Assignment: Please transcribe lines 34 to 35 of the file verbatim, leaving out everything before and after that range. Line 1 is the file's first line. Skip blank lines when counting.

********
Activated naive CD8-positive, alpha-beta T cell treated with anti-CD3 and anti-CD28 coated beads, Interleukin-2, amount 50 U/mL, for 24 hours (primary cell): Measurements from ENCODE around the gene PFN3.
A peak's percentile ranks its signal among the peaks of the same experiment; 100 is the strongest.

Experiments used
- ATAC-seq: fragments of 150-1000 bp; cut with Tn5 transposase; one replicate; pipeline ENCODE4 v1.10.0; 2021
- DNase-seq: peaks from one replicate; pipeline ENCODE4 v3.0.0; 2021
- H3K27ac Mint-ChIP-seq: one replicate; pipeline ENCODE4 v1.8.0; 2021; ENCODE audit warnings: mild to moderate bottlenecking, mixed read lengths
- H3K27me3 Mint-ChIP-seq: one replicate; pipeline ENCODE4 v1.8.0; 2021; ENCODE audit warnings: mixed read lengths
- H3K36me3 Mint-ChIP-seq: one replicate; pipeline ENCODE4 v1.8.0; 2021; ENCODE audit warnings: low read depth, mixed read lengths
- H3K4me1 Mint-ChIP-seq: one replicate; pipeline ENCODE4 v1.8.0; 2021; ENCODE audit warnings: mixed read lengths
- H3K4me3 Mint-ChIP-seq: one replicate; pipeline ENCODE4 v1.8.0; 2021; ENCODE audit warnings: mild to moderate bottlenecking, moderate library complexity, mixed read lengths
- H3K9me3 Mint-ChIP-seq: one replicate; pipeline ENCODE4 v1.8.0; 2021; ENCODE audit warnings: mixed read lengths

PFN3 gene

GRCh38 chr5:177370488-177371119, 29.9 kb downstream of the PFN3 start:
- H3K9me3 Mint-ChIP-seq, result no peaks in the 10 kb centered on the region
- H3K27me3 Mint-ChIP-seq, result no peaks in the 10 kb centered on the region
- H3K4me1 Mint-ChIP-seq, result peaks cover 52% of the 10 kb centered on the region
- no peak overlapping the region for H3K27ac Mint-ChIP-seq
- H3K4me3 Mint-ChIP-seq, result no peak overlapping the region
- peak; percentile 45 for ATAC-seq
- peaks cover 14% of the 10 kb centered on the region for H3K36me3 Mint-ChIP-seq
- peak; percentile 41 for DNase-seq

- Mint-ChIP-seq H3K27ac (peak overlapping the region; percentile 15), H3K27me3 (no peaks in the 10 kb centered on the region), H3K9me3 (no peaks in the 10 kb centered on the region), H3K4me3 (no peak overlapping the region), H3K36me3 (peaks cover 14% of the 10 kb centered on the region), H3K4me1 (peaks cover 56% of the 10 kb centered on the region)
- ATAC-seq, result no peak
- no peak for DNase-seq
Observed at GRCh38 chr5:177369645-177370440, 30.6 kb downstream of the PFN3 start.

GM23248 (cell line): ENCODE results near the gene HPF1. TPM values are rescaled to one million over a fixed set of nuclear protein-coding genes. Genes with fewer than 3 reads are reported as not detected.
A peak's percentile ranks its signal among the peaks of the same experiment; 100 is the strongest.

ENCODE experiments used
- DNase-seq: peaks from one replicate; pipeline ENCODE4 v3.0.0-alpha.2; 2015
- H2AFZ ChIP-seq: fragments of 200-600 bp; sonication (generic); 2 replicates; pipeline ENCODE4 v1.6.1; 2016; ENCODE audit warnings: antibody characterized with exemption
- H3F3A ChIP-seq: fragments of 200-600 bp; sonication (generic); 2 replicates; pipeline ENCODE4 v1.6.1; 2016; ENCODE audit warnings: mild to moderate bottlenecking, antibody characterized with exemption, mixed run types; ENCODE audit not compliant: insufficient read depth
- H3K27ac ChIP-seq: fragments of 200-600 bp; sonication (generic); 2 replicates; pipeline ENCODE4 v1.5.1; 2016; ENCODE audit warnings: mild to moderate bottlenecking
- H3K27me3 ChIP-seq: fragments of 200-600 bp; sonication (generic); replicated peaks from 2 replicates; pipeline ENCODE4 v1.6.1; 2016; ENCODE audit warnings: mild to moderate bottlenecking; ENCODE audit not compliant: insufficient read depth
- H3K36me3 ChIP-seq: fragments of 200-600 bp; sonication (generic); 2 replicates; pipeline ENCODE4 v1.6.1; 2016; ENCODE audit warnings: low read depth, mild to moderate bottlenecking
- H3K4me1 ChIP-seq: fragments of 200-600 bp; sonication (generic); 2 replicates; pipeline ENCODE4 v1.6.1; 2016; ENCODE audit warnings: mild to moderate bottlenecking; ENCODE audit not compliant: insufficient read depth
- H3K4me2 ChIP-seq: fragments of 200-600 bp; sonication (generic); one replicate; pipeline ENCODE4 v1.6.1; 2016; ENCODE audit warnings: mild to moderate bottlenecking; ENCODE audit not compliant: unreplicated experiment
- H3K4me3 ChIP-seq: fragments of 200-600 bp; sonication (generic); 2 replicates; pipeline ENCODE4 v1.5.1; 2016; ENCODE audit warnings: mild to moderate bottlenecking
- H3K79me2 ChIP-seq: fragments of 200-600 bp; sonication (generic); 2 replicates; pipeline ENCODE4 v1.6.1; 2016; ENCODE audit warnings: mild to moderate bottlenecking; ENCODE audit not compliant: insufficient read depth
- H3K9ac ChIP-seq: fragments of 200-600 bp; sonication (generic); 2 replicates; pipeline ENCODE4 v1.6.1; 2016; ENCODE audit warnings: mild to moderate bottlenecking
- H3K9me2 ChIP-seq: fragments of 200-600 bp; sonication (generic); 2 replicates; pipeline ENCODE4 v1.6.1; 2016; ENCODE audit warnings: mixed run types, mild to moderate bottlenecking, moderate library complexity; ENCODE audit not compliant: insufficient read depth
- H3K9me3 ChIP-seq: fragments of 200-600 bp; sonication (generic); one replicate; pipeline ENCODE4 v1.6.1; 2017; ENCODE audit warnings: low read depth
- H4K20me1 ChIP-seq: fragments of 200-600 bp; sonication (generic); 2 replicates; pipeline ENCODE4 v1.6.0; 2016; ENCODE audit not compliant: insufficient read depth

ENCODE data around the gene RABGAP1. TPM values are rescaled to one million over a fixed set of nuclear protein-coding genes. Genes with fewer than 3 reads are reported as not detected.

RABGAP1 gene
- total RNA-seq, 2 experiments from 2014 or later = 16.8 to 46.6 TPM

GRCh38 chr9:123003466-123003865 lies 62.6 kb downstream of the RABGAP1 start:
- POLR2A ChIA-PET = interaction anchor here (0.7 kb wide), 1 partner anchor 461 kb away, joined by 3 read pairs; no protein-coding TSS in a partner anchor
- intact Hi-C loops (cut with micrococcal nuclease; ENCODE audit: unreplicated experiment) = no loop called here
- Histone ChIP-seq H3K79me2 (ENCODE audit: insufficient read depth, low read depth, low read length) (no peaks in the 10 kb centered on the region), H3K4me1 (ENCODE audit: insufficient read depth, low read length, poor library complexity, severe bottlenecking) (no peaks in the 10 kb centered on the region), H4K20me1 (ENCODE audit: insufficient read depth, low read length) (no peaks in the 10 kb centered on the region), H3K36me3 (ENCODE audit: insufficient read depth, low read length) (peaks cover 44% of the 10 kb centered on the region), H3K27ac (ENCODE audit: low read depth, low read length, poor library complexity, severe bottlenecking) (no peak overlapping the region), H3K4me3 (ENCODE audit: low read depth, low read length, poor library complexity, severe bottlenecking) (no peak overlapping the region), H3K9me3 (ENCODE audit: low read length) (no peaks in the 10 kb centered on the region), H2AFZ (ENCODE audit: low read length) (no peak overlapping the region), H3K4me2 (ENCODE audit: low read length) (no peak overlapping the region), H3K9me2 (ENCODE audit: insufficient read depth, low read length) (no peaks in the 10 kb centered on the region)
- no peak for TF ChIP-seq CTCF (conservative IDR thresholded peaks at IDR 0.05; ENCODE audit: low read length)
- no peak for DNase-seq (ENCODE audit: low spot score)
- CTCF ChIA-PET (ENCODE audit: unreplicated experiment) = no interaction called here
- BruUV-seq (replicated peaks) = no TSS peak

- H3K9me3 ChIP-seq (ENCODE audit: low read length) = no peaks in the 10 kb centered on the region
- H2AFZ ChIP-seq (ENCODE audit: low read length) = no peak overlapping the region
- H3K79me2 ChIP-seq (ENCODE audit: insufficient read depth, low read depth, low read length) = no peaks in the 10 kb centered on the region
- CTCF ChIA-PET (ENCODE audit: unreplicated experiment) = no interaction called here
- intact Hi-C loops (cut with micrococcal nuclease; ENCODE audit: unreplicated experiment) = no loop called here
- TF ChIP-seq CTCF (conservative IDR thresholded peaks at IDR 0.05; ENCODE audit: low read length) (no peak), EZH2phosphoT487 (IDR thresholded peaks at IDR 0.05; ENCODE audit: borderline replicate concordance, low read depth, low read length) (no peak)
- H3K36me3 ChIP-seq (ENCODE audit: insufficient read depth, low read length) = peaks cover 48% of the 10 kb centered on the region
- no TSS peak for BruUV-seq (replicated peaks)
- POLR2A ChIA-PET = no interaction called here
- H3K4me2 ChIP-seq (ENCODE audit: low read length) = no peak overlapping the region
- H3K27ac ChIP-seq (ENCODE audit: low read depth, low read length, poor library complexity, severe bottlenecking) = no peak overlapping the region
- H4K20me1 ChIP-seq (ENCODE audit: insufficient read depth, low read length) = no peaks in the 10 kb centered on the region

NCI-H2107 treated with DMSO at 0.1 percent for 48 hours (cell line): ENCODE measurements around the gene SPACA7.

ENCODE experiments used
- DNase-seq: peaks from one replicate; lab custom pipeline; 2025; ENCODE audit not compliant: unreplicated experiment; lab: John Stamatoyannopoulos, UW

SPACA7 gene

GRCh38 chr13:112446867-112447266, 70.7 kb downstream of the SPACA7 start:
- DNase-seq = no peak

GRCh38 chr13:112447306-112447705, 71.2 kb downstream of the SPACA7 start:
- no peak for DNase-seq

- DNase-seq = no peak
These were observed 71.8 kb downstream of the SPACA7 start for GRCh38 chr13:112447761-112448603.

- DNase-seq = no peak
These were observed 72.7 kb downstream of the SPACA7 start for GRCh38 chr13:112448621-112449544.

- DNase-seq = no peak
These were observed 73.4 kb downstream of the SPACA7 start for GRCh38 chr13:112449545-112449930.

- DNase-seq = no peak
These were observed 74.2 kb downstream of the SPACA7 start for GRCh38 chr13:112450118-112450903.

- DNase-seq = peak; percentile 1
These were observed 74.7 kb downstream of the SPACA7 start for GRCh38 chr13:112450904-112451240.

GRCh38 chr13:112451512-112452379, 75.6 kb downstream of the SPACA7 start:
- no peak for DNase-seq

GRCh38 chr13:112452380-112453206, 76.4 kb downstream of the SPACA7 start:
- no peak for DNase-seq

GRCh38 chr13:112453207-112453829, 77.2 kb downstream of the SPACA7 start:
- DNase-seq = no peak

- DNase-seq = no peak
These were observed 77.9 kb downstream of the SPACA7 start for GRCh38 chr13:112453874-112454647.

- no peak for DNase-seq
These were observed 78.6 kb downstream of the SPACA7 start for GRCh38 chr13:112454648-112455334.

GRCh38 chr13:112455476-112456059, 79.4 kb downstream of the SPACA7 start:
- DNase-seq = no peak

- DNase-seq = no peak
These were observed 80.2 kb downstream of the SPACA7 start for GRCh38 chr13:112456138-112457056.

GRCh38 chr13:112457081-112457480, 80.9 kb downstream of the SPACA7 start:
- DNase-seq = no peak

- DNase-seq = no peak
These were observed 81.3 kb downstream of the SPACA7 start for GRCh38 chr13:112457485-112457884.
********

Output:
- H3K36me3 ChIP-seq: fragments of 200-600 bp; sonication (generic); 2 replicates; pipeline ENCODE4 v1.6.1; 2016; ENCODE audit warnings: low read depth, mild to moderate bottlenecking
- H3K4me1 ChIP-seq: fragments of 200-600 bp; sonication (generic); 2 replicates; pipeline ENCODE4 v1.6.1; 2016; ENCODE audit warnings: mild to moderate bottlenecking; ENCODE audit not compliant: insufficient read depth